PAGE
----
Global spread of KPC poses to be a serious threat complicating treatment options in hospital settings. The present study investigates the genetic environment of blaKPC-2 among clinical isolates of Pseudomonas aeruginosa from a tertiary referral hospital of India. The study isolates were collected from different wards and clinics of Silchar Medical College and Hospital, India, from 2012–2013. The presence of blaKPC was confirmed by genotypic characterization followed by sequencing. Cloning of the blaKPC-2 gene was performed and the genetic environment of this gene was characterized as well. Transferability of the resistance gene was determined by transformation assay and Southern hybridization. Additionally, restriction mapping was also carried out. Two isolates of P. aeruginosa were found to harbor blaKPC-2, were resistant towards aminoglycosides, quinolone and β-lactam-β-lactamase inhibitor combination. In both the isolates, the resistance determinant was associated with class 1 integron and horizontally transferable. Both the isolates were co-harboring blaNDM-1. The first detection of this integron mediated blaKPC-2 coexisting with blaNDM-1 in P. aeruginosa from India is worrisome, and further investigation is required to track the gene cassette mediated blaKPC-2 in terms of infection control and to prevent the spread of this gene in hospitals as well as in the community.
Citation: Paul D, Dhar Chanda D, Maurya AP, Mishra S, Chakravarty A, Sharma GD, et al. (2015) Co-Carriage of blaKPC-2 and blaNDM-1 in Clinical Isolates of Pseudomonas aeruginosa Associated with Hospital Infections from India. PLoS ONE 10(12): e0145823. doi:10.1371/journal.pone.0145823
Editor: Abdelwahab Omri, Laurentian, CANADA
Received: July 23, 2015; Accepted: December 9, 2015; Published: December 29, 2015
Copyright: © 2015 Paul et al. This is an open access article distributed under the terms of the Creative Commons Attribution License, which permits unrestricted use, distribution, and reproduction in any medium, provided the original author and source are credited
Data Availability: All relevant data are within the paper and its Supporting Information files.
Funding: This work was funded by the Department of Bio-technology (DBT-NER, Twinning Scheme), Government of India, and CSIR (grant number 37(1632)/14/EMR-II). Deepjyoti Paul received a CSIR Senior Research Fellowship under the grant number 37(1632)/14/EMR-II.
Competing interests: The authors have declared that no competing interests exist.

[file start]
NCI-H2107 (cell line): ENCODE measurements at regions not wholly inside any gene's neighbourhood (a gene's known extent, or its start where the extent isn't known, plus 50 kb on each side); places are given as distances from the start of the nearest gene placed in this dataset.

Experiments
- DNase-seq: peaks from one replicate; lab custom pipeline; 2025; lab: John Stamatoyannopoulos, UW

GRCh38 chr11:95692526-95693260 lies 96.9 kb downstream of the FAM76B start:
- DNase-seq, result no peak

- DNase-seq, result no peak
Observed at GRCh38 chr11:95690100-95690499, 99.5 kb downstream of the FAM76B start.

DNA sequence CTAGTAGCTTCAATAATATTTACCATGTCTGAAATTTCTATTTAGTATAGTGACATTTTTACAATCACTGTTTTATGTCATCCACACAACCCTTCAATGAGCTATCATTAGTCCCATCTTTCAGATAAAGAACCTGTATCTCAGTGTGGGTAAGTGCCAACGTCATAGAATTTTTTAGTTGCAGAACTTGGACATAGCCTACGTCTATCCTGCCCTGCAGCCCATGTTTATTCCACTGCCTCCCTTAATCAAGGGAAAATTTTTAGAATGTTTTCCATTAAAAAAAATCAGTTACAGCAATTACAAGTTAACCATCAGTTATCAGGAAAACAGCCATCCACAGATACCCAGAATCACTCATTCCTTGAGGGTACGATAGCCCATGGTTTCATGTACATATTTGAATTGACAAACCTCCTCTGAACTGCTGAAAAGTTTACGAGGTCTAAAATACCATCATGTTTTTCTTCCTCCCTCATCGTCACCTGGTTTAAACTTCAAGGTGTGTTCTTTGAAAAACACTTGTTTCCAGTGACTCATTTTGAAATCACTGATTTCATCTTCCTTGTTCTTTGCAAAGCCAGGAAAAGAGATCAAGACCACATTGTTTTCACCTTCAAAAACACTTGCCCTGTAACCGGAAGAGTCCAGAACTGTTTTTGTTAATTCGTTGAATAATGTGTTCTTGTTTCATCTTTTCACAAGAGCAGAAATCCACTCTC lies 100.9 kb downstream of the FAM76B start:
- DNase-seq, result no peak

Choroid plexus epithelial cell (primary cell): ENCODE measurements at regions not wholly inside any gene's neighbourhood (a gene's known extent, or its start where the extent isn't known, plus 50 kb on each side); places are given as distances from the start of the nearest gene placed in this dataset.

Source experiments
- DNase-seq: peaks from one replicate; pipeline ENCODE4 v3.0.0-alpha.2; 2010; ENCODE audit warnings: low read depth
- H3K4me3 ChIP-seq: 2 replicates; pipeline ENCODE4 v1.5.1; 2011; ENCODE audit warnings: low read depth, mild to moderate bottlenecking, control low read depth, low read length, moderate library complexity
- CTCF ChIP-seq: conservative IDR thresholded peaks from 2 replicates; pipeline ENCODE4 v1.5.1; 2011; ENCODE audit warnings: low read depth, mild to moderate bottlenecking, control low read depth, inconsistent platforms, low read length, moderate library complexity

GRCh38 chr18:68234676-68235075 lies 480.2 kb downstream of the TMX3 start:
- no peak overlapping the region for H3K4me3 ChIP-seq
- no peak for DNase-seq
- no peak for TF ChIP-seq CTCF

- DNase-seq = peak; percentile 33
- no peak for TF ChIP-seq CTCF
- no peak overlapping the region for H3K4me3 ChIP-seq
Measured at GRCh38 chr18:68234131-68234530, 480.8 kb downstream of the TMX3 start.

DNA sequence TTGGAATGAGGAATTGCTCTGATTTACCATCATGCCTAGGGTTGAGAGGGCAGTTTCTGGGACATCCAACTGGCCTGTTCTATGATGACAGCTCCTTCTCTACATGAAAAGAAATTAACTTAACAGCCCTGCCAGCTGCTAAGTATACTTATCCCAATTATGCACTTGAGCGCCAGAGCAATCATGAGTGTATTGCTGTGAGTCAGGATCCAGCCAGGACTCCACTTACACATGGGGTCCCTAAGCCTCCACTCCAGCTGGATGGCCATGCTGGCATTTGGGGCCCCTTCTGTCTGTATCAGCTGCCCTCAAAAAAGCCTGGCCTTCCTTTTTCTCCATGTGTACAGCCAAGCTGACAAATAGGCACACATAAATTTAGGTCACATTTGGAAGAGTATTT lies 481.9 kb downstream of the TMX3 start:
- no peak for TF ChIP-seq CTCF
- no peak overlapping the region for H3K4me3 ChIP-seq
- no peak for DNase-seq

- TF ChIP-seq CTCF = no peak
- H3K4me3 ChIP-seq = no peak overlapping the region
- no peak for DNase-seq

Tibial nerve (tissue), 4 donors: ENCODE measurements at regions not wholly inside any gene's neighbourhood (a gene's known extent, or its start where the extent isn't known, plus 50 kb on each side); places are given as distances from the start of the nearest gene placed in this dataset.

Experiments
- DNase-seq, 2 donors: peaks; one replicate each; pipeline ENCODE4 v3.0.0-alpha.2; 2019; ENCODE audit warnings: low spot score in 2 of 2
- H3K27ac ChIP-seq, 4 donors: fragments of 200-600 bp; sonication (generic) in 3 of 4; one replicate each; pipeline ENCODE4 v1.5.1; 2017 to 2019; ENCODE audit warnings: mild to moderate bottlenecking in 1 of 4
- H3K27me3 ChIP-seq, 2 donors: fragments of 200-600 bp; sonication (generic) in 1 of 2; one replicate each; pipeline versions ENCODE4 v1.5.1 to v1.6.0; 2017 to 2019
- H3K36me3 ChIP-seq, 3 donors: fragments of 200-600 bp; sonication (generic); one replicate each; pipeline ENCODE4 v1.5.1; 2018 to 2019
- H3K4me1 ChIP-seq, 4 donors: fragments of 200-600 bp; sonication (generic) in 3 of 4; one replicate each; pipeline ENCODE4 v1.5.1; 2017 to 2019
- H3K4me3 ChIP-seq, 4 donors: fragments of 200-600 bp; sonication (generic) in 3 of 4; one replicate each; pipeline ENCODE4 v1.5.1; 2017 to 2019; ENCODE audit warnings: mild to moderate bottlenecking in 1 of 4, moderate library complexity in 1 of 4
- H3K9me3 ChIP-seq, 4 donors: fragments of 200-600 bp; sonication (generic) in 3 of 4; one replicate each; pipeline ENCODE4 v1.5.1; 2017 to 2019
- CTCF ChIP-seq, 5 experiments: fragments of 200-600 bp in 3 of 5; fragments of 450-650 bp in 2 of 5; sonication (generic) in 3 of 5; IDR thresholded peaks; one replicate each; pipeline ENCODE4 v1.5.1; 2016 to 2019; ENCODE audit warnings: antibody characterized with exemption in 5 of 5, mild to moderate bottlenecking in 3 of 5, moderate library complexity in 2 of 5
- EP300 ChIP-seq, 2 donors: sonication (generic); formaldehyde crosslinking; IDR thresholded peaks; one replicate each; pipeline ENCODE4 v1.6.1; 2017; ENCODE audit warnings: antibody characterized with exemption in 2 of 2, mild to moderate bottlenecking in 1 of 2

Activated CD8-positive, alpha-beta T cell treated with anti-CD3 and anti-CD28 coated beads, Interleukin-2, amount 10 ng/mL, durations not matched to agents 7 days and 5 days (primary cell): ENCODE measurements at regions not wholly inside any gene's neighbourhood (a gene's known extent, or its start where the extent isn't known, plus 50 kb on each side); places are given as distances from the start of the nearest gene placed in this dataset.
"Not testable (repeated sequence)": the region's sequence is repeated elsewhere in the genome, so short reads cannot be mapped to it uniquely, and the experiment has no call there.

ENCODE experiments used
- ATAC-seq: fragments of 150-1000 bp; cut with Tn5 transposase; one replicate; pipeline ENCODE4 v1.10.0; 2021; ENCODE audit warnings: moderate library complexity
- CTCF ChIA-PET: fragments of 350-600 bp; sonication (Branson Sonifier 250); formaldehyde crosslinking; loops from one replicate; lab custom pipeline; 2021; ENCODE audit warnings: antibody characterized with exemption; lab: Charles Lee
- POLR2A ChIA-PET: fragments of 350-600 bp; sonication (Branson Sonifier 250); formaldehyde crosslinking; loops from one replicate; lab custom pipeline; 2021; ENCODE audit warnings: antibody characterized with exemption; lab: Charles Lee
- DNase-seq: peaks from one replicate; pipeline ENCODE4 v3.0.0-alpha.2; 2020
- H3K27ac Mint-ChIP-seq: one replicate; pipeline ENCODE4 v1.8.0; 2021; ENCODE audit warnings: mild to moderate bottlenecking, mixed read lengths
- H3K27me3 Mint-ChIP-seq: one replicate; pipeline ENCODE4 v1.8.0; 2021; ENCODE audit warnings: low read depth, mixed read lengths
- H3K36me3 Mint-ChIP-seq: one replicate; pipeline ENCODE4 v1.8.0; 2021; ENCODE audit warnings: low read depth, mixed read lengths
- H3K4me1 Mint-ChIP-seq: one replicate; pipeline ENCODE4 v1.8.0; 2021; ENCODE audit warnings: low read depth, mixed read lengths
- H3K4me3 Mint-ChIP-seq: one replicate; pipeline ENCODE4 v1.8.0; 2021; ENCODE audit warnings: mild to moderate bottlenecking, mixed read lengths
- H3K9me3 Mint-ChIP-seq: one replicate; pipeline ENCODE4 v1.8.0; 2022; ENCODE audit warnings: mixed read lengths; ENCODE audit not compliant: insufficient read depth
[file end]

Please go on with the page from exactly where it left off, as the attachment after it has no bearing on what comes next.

Klebsiella pneumoniae carbapenemase (KPC) is a major contributor for carbapenem resistance across the globe within the members of Enterobacteriaceae  and in recent past they are also been reported in Pseudomonas spp. from Brazil and China [2, 3]. In Indian subcontinent, this gene has so far been reported only in Enterobacteriaceae family . Their coexistence has been witnessed with other carbapenemase genes as well . However, no study from this country has attempted to investigate genetic background of this gene. In this study, we have reported coexistence of blaKPC-2 and blaNDM-1with different genetic context in P. aeruginosa in a tertiary referral hospital of India.
Materials and Methods
A total number of 88 non duplicate carbapenem nonsusceptible P. aeruginosa were collected from the patients admitted to different wards or attended clinics of Silchar Medical College and Hospital, Silchar, India for a period of one year from July 2012 to June 2013 (S1 Table). All the isolates were subjected to PCR assay for detection of class A and class B carbapenemases as described below.
Molecular characterization & cloning
Multiplex PCR assay was performed for characterizing the bla genes using the primers as mentioned (Table 1) and the reaction conditions as described previously [5–7]. The amplicons were sequenced to confirm the variant of amplified gene. For cloning of blaKPC-2, primers were designed (Table 1) from the flanking region of blaKPC-2 to amplify the whole gene including the promoter region. The amplified products were purified using MinElute PCR Purification Kit (Qiagen, Hilden, Germany) and was ligated into pGEM-T Vector (Promega, Madison, USA), transformed into E. coli JM107. Coexistence of class B β-lactamase was determined by multiplex PCR targeting IMP, VIM and NDM gene (Table 1) as described earlier [8–9].
Determination of genetic environment